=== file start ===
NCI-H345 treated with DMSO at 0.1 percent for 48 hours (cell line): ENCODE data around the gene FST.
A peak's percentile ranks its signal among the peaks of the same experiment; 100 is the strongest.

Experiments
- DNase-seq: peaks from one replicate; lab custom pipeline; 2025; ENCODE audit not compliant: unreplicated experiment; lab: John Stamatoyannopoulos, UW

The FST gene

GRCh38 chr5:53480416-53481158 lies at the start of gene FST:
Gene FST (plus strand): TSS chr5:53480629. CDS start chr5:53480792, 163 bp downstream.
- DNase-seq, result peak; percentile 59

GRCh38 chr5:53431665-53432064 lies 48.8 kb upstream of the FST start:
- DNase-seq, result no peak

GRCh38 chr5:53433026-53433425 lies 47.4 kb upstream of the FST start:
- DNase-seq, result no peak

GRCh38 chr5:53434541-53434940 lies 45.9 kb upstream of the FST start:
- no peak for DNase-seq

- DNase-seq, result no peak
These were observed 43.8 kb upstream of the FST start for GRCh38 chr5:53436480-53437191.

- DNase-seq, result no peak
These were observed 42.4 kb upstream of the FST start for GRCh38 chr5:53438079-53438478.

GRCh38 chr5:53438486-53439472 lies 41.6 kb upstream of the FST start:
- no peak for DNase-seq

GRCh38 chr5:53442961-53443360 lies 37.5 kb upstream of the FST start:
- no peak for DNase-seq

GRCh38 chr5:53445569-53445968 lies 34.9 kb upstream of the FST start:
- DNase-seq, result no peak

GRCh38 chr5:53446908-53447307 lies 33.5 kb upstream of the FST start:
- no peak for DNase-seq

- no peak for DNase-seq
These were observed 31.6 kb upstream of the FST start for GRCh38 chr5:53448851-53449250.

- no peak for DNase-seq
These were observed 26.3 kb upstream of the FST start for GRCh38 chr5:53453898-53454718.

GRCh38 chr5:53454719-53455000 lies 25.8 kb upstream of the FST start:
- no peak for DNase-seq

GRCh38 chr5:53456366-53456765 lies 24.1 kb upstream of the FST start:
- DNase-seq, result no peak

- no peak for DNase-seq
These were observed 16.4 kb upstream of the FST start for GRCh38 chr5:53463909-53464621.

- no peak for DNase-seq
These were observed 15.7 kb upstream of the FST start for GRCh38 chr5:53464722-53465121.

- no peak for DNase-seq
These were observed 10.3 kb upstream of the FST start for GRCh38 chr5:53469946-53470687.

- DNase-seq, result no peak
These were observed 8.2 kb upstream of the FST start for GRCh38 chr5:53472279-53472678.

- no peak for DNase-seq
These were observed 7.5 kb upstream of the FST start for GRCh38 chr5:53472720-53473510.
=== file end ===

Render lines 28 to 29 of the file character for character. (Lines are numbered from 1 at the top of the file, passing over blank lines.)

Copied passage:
These were observed 31.6 kb upstream of the FST start for GRCh38 chr5:53448851-53449250.

- no peak for DNase-seq